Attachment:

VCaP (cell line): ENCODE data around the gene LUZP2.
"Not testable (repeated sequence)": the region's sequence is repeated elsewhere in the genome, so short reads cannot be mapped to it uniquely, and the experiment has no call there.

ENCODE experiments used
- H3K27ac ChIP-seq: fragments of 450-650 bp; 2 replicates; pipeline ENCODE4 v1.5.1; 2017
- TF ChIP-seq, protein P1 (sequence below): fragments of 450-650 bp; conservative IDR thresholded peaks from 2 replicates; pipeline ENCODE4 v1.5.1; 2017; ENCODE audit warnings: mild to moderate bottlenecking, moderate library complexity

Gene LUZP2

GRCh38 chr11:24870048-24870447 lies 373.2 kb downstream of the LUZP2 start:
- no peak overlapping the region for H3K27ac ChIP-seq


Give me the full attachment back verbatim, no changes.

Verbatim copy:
VCaP (cell line): ENCODE data around the gene LUZP2.
"Not testable (repeated sequence)": the region's sequence is repeated elsewhere in the genome, so short reads cannot be mapped to it uniquely, and the experiment has no call there.

ENCODE experiments used
- H3K27ac ChIP-seq: fragments of 450-650 bp; 2 replicates; pipeline ENCODE4 v1.5.1; 2017
- TF ChIP-seq, protein P1 (sequence below): fragments of 450-650 bp; conservative IDR thresholded peaks from 2 replicates; pipeline ENCODE4 v1.5.1; 2017; ENCODE audit warnings: mild to moderate bottlenecking, moderate library complexity

Gene LUZP2

GRCh38 chr11:24870048-24870447 lies 373.2 kb downstream of the LUZP2 start:
- no peak overlapping the region for H3K27ac ChIP-seq